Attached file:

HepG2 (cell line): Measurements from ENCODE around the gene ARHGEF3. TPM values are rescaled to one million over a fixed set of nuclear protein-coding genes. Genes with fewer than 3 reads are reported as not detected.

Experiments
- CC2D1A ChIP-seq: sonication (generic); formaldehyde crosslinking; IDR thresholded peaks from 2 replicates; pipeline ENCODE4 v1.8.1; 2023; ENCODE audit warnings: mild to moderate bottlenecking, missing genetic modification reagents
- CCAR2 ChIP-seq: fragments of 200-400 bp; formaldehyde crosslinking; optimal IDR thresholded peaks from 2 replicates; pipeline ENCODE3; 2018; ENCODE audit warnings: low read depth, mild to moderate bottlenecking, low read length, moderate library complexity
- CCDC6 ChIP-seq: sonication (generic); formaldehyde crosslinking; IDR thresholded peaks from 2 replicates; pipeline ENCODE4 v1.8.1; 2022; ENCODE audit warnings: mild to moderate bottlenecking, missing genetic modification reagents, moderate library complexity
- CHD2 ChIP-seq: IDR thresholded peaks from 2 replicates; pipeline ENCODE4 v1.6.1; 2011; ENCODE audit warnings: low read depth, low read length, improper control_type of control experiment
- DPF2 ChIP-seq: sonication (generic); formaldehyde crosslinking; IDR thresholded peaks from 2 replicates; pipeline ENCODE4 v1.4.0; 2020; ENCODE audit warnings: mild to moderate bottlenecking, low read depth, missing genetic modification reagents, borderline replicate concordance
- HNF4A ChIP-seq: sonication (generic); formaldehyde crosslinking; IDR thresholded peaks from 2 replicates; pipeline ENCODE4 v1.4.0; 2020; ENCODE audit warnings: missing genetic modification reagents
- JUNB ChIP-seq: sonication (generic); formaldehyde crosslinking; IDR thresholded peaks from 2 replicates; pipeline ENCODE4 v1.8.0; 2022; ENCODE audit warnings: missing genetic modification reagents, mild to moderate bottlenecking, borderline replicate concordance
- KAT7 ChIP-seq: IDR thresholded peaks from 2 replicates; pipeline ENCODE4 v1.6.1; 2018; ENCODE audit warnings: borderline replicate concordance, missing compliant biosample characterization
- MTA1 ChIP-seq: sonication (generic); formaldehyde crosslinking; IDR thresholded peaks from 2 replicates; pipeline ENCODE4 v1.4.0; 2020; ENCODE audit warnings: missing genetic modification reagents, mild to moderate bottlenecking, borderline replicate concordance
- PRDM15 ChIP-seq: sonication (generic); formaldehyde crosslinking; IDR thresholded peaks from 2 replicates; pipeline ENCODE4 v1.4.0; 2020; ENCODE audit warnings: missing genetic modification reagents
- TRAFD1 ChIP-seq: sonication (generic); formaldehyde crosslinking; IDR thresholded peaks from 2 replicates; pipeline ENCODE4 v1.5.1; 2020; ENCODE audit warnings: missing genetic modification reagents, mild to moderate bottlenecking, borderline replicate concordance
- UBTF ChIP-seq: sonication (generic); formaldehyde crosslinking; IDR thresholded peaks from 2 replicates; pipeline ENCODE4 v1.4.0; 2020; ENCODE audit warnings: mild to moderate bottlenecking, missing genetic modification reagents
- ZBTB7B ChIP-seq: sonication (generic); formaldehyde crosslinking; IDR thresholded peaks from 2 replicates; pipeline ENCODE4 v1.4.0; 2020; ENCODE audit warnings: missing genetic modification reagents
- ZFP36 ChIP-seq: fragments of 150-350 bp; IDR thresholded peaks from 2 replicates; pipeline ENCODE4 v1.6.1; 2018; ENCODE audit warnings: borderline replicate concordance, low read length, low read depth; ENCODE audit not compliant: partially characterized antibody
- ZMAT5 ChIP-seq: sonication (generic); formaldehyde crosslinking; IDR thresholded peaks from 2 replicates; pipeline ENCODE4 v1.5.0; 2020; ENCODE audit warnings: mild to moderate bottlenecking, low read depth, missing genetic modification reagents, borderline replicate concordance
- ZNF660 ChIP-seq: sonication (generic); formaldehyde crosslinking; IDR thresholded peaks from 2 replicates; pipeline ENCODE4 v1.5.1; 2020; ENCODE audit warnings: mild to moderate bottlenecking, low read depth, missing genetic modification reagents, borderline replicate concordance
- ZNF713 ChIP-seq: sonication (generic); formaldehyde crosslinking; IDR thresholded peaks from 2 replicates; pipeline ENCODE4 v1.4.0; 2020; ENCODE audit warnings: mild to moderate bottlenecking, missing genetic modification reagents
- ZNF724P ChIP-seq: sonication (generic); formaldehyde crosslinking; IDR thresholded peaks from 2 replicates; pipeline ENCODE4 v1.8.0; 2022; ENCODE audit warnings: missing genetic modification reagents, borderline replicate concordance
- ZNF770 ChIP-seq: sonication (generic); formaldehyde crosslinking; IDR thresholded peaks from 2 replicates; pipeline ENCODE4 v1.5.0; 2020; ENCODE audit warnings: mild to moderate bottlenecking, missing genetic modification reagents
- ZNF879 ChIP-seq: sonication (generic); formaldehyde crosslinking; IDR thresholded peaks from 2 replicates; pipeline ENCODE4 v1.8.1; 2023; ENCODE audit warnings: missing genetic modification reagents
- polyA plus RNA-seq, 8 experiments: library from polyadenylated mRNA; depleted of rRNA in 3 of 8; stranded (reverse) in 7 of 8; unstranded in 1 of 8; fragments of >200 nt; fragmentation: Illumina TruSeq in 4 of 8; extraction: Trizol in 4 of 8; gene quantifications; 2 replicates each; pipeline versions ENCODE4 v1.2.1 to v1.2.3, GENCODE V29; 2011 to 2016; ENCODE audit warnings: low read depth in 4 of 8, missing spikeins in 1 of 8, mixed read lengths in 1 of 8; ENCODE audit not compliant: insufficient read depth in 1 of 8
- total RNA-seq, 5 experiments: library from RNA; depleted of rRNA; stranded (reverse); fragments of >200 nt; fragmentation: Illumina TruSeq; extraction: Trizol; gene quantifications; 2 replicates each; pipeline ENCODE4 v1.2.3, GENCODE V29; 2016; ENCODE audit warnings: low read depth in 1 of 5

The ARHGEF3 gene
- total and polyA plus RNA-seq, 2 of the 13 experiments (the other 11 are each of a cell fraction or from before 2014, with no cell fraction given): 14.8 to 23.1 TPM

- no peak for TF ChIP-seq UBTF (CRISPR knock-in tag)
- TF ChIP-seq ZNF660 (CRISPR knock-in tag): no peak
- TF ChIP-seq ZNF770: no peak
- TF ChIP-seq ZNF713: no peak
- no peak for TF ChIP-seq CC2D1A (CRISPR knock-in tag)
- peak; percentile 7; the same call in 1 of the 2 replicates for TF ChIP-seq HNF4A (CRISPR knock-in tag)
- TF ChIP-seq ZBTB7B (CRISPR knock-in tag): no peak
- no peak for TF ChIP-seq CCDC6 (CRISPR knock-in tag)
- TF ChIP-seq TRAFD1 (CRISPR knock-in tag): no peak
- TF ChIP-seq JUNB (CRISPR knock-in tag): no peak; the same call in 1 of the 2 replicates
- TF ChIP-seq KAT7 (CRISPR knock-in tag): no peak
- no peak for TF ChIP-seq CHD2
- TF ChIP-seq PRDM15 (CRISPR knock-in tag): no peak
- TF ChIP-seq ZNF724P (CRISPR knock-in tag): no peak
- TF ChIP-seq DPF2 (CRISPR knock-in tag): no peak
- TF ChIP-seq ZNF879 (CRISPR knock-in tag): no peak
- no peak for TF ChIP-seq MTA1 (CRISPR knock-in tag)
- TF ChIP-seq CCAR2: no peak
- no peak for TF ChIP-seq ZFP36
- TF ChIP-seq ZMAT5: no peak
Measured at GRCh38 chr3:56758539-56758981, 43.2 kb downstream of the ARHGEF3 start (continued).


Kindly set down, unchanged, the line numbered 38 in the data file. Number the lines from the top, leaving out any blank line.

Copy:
- no peak for TF ChIP-seq CHD2